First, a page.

On my Dock right now: Vienna, Firefox, Vim, iCal, Safari, Mail, OmniOutliner Pro, iTunes, Colloquy, Active Timer, Eclipse, SvnX, VideoLan Client, MPlayer, Terminal, ViewIt (okay, this oneis shareware and nags me all the time... anyone know a lightweight, fast picture viewer for viewing tens of photos without arranging them to a library?), Transmission, JavaBrowser, Preview, LimeWire, Poisoned, Activity Viewer.

That's one commercial app, one shareware app, and tons of apps that are free or come with OS X.

If you are tech savvy, install Fink and/or DarwinPorts, both of which are "gateways" to access thousands of free Linux/Unix software. All kinds of software.
post #8 of 22
Us shareware developers cant survive on making free things
post #9 of 22
Quote:
Originally Posted by RedDel

http://macosx.com/forums/boot-camp-o...not-moved.html

Bootcamp will not install until I defrag this systeml

Quit all apps, then try again.
post #10 of 22
Quote:
Originally Posted by RedDel

Sure I'm new to mac, but one thing I didn't expect buying into the system is that every little piece of software costs money. Stuff that windows come with for free like a disk defragmenter, or a little calendar that drops down when you hit the time. Everything is either shareware with nag screen or a trial. Where is all the free software and utilities?

Right now I'm looking for a free disk defragger.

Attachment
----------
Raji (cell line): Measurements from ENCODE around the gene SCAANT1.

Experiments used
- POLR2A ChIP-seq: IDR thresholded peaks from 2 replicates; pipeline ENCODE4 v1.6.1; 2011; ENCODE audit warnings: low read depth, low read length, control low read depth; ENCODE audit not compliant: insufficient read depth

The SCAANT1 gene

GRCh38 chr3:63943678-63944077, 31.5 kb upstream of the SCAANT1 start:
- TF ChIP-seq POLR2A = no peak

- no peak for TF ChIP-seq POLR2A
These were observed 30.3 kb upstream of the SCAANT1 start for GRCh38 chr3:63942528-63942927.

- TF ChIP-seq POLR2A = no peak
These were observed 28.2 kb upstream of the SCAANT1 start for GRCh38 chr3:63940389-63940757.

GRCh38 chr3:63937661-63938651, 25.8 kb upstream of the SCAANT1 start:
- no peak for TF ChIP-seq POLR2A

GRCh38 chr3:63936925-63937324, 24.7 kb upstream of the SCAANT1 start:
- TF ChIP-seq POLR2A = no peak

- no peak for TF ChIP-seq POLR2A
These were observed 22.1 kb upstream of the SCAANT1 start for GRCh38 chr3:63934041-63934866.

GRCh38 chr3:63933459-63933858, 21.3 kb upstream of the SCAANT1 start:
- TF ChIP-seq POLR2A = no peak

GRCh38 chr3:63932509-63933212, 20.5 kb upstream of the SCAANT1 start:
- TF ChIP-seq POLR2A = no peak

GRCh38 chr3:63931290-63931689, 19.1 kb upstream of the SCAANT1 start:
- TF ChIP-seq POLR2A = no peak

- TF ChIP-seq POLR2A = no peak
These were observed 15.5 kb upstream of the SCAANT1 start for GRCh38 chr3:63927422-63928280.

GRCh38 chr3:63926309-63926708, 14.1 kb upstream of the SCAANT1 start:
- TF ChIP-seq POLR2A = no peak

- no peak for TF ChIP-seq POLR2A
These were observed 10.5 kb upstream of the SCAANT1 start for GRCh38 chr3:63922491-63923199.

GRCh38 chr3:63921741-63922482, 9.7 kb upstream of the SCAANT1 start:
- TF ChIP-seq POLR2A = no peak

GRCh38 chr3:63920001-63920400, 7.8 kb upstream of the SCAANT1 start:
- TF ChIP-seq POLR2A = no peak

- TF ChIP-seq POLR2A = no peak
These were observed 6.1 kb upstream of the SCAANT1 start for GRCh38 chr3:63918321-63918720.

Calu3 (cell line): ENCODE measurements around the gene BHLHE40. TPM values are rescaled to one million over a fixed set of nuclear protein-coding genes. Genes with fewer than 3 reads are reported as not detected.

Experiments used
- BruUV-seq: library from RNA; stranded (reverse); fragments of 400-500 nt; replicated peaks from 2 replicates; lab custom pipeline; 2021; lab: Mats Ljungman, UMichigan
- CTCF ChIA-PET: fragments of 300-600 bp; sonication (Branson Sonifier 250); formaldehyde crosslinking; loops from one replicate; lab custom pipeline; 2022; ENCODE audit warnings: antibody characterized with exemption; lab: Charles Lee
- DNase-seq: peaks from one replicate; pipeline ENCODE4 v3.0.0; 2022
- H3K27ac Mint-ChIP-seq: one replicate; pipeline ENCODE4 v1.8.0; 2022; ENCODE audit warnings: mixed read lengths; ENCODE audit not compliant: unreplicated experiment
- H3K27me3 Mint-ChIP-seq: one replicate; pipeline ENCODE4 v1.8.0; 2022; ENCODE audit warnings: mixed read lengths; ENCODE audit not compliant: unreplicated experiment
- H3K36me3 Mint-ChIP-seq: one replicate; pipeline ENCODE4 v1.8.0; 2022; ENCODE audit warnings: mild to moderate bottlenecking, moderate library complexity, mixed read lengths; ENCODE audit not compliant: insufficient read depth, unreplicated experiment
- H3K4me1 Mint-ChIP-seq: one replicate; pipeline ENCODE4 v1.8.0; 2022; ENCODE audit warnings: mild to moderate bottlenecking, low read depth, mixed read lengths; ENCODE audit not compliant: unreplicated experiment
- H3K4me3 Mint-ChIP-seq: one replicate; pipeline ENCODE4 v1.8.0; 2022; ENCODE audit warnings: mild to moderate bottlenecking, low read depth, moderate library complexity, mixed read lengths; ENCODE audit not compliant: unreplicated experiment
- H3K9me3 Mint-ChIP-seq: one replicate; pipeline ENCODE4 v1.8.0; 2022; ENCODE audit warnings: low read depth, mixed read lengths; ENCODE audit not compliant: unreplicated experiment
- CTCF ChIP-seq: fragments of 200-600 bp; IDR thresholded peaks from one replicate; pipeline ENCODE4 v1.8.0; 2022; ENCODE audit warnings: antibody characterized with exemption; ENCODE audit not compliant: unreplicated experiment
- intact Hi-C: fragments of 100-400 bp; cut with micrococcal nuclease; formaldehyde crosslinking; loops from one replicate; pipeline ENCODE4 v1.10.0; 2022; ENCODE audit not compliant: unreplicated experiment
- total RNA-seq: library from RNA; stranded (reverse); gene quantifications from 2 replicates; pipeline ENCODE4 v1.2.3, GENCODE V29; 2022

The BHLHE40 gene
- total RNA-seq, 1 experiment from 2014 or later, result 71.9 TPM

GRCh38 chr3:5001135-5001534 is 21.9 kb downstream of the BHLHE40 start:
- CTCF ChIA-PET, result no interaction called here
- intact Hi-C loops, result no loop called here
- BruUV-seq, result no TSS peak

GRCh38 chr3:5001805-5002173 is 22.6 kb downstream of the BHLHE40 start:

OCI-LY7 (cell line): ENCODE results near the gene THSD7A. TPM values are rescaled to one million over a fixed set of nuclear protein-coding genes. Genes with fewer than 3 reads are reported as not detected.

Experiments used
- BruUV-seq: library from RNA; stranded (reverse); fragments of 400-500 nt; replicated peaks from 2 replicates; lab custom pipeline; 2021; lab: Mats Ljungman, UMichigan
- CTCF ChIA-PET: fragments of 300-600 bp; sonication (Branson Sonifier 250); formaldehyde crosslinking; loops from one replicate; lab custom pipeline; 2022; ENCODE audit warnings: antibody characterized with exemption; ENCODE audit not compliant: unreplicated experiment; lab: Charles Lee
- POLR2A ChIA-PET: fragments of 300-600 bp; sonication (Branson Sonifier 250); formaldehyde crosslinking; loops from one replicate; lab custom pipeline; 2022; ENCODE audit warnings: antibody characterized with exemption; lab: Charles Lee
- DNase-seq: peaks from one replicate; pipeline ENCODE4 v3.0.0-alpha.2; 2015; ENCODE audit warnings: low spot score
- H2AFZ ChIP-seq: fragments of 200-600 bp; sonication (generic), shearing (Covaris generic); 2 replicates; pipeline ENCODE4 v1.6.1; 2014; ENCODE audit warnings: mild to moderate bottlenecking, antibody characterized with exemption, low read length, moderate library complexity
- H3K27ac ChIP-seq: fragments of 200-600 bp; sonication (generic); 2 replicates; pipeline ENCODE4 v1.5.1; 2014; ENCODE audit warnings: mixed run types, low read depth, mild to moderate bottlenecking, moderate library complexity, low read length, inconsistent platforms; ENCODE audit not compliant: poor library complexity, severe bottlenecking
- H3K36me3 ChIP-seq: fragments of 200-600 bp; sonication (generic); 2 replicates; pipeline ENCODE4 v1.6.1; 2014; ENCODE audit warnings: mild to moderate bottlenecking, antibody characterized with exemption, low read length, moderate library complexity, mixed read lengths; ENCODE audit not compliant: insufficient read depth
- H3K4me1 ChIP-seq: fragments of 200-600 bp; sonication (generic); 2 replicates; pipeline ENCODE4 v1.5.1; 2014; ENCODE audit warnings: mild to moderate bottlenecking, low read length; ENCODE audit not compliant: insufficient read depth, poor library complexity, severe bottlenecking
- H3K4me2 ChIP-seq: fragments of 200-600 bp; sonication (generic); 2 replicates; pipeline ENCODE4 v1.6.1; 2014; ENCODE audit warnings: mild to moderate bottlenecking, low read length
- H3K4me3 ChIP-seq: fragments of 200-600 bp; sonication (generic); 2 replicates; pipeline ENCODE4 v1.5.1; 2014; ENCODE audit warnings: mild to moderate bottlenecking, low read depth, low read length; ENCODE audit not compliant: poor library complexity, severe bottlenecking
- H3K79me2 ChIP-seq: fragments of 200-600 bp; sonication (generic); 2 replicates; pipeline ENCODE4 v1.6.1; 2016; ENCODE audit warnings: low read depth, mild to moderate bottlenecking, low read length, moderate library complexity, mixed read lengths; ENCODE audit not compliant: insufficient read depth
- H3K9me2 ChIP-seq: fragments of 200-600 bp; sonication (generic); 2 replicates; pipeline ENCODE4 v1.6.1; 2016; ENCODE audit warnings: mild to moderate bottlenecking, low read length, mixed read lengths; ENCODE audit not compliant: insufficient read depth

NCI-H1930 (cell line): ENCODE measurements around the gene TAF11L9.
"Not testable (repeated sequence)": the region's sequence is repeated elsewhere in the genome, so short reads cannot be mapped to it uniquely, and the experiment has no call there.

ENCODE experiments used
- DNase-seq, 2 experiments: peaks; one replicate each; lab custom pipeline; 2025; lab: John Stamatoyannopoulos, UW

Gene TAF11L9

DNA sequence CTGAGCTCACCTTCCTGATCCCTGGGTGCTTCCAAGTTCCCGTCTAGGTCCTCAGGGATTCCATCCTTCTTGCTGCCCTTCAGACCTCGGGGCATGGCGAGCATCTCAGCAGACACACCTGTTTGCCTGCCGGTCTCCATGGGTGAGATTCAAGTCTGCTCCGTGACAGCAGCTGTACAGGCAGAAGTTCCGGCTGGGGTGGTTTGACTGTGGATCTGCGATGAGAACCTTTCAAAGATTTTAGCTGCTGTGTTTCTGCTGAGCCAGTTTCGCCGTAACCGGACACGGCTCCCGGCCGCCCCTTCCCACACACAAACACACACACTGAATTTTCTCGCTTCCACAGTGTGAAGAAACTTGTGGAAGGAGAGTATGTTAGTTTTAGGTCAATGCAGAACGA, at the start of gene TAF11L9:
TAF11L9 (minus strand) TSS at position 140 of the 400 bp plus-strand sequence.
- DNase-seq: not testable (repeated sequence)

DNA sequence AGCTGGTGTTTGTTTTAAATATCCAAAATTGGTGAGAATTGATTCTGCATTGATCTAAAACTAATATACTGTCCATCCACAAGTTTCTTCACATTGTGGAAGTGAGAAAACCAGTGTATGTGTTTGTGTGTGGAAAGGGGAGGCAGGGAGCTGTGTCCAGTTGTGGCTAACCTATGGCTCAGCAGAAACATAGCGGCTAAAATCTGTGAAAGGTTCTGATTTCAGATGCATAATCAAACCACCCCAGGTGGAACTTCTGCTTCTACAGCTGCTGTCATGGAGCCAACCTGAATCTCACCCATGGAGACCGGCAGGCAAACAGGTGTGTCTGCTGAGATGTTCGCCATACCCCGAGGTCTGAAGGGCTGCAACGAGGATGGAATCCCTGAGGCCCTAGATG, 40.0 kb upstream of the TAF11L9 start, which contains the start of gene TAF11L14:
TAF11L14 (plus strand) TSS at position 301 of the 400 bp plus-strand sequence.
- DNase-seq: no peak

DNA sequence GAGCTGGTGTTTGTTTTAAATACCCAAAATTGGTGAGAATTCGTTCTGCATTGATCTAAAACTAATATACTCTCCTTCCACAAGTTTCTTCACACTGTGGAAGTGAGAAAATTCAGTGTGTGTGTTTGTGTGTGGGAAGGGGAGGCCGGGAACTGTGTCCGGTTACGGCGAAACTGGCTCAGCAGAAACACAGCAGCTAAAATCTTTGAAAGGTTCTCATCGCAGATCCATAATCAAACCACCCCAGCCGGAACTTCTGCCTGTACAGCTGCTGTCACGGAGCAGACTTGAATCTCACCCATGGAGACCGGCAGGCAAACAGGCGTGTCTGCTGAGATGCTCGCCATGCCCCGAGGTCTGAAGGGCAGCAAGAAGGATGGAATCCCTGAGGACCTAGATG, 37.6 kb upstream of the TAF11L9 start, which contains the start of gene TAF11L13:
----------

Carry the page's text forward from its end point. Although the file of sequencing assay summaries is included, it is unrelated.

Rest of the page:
VersionTracker.com and MacUpdate.com should keep you happy for years.
post #11 of 22
Thread Starter 
Thanks guys for all your answers. I knew it had to be out tehre, just got frustrated with google alone.

Hey I've been to versiontracker before, is that strictly mac based?
post #12 of 22
The great thing about macupdate.com is that if you need say, um, PDF software just type

macupdate.com/PDF software and it will save you some time
post #13 of 22
Quote:
Originally Posted by RedDel

...

Hey I've been to versiontracker before, is that strictly mac based?

Read the tabs carefully.
post #14 of 22
Quote:
Originally Posted by RedDel

Thanks guys for all your answers. I knew it had to be out tehre, just got frustrated with google alone.

Hey I've been to versiontracker before, is that strictly mac based?

Nope. They do Mac, Windows and PalmOS software.
post #15 of 22
Quote:
Originally Posted by MajorMatt

Us shareware developers cant survive on making free things

I can understand that - I can't work for free either.

What I love about "free" apps is that I can try them before making a decision to keep them - and to send the developer a donation. There are also a lot of "limited" free versions that you can play with and make a decision on purchasing the full version.

The unique thing about Macs, for me at least, is there is so many new things I can do that I never would have thought of doing on the PC platform. Even an old (62)fart like me can dig through lists of new apps and try new thing. To be honest, though, I probably keep (and donate to) about 20% of what I experiment with.
Ken
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Ken
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post #16 of 22
anyone know a lightweight, fast picture viewer for viewing tens of photos without arranging them to a library?

Try out CocoViewX. Small, free and nice GUI.

http://www.stalkingwolf.net/software/cocoviewx/
post #17 of 22
The warm fuzzy feeling you get from being a Mac owner is free! 8)


MacJanitor is a util that runs housekeeping chores that are usually done at night on you Mac.

 

Your = the possessive of you, as in, "Your name is Tom, right?" or "What is your name?"

 

You're = a contraction of YOU + ARE as in, "You are right" --> "You're right."